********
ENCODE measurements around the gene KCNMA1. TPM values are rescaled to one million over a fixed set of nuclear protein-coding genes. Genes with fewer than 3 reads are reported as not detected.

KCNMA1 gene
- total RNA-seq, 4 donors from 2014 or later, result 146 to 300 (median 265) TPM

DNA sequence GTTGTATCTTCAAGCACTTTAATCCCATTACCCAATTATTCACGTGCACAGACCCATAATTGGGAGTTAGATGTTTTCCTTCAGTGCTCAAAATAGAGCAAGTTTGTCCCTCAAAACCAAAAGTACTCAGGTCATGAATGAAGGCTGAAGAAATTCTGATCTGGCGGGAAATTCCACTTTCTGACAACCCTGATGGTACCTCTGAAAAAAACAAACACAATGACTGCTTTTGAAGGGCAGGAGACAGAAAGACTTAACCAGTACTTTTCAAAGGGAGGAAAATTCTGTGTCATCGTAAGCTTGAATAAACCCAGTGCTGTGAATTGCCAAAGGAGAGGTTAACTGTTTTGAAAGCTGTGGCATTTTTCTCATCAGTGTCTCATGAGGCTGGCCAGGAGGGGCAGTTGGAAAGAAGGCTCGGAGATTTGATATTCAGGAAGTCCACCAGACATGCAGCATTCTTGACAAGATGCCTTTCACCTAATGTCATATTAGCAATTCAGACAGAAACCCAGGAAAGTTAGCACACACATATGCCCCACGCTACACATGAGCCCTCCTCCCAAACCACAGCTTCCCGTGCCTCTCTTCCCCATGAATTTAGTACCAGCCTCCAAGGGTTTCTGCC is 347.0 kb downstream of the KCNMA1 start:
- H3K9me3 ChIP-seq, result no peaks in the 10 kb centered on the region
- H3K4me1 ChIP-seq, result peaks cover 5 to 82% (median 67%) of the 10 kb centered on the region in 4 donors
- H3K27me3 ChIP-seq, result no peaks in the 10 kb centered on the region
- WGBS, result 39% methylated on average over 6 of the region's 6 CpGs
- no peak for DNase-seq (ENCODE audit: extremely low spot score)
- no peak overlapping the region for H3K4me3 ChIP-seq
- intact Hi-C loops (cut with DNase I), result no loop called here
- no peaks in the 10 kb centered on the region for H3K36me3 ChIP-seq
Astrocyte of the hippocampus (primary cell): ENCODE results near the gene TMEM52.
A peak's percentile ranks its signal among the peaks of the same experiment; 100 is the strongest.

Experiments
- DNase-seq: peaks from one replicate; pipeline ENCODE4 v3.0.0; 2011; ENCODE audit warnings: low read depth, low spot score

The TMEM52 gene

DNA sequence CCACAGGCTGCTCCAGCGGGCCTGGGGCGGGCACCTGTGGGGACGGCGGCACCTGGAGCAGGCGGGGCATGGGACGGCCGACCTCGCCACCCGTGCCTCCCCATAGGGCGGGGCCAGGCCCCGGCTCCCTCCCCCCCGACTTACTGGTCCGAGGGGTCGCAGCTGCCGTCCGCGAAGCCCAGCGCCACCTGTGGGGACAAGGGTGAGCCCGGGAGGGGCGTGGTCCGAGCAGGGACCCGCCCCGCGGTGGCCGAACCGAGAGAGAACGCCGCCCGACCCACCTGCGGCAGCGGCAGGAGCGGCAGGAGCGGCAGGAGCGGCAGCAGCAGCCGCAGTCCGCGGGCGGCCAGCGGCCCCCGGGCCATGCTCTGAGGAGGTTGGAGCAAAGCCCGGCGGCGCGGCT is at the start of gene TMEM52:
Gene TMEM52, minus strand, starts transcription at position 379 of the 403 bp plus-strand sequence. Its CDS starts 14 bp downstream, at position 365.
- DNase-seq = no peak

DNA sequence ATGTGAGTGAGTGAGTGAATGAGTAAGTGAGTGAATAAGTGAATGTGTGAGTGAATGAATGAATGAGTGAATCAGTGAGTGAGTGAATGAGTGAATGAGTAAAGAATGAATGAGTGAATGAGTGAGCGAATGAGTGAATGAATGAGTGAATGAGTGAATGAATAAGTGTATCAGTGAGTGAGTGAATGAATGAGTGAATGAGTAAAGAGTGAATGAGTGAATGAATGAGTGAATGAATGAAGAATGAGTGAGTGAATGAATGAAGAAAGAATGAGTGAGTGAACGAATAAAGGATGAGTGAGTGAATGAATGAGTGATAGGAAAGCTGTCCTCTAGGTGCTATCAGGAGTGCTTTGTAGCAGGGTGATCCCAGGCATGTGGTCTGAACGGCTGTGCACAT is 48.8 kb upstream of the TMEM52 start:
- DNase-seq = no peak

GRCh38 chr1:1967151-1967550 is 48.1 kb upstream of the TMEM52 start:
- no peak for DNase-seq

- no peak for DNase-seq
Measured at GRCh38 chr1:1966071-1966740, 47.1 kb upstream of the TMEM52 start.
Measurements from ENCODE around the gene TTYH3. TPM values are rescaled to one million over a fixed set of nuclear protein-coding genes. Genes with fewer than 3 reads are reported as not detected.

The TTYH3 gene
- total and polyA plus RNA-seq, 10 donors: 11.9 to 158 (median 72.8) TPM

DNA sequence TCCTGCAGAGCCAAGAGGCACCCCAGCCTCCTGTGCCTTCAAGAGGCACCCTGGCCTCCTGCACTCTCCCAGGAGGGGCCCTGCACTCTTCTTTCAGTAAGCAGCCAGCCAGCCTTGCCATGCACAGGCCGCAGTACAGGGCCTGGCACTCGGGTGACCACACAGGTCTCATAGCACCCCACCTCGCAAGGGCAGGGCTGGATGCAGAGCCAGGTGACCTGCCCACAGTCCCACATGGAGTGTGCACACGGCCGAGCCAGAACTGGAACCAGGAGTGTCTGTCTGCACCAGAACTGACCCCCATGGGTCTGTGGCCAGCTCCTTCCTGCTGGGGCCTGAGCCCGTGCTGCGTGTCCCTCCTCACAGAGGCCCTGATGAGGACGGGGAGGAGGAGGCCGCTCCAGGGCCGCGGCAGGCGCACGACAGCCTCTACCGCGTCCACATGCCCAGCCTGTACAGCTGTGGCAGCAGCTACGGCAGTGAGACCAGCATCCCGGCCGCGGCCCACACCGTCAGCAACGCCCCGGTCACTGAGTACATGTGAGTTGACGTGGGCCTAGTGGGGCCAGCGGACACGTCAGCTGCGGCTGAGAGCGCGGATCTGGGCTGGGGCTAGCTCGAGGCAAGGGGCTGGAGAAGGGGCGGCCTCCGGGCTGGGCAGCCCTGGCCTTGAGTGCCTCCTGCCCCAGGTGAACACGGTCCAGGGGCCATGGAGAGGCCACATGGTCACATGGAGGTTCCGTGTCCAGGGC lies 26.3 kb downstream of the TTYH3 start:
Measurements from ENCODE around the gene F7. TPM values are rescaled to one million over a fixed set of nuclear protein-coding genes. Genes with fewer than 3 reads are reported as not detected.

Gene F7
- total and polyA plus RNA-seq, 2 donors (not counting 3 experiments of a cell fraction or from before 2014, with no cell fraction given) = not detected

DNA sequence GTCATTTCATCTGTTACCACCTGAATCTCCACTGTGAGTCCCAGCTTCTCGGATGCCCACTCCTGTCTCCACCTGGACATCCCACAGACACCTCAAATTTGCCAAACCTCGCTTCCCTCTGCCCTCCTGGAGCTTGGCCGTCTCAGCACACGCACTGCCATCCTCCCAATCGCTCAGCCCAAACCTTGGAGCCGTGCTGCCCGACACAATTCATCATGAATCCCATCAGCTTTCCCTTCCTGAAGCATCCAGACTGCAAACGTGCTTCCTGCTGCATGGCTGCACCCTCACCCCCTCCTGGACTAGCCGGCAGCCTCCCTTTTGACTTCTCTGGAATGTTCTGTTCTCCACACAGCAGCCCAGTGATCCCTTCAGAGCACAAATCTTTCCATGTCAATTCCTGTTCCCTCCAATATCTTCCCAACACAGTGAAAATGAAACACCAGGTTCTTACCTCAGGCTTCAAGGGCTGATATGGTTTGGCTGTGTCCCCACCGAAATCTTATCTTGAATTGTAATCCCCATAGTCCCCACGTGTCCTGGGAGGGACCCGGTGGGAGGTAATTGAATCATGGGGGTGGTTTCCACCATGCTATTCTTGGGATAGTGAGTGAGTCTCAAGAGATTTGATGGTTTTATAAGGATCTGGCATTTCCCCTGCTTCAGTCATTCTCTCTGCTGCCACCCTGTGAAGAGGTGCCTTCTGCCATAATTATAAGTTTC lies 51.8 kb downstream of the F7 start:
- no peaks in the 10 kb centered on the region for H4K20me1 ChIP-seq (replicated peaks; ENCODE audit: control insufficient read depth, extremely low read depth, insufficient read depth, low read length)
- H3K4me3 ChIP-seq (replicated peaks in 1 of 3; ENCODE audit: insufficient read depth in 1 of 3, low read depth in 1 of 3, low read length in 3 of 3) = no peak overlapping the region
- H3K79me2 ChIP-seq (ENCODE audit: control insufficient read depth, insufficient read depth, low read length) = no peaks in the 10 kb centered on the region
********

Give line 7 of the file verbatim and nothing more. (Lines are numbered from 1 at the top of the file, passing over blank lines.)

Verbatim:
- H3K27me3 ChIP-seq, result no peaks in the 10 kb centered on the region